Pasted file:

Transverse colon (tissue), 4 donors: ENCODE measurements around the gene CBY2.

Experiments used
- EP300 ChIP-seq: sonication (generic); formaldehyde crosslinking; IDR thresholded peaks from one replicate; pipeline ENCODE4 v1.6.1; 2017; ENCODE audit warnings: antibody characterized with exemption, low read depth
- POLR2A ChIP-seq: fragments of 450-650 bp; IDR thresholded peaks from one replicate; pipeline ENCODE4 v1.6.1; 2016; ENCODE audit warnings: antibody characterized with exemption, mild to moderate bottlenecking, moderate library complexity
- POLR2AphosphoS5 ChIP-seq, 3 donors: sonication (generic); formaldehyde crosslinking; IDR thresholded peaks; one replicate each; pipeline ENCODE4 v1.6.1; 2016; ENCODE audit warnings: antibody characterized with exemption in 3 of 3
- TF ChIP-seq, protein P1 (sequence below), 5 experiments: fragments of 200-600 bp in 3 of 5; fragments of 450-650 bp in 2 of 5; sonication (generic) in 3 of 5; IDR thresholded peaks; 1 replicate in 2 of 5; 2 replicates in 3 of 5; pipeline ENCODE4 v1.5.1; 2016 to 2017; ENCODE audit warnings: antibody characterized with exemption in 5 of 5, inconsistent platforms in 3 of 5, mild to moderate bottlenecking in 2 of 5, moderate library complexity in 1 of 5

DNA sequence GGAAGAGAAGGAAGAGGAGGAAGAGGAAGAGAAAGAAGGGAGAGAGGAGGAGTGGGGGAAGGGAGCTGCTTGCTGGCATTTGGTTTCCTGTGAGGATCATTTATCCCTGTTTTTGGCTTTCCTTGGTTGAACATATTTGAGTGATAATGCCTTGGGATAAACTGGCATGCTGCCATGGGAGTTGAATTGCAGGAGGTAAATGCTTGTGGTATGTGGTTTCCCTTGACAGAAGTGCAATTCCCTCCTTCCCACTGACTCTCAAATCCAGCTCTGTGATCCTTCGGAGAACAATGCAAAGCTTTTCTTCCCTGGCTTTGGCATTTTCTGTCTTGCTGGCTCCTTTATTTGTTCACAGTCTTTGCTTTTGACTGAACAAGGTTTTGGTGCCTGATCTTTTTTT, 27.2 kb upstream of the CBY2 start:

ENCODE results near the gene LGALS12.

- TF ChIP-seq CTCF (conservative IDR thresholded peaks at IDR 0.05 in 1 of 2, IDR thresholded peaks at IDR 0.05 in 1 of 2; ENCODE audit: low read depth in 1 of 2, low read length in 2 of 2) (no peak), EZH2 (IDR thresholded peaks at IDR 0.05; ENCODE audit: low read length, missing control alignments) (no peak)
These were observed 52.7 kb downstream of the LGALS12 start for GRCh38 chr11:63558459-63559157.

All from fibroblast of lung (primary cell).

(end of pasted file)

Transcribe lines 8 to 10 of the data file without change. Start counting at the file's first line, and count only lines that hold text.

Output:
ENCODE results near the gene LGALS12.

- TF ChIP-seq CTCF (conservative IDR thresholded peaks at IDR 0.05 in 1 of 2, IDR thresholded peaks at IDR 0.05 in 1 of 2; ENCODE audit: low read depth in 1 of 2, low read length in 2 of 2) (no peak), EZH2 (IDR thresholded peaks at IDR 0.05; ENCODE audit: low read length, missing control alignments) (no peak)
These were observed 52.7 kb downstream of the LGALS12 start for GRCh38 chr11:63558459-63559157.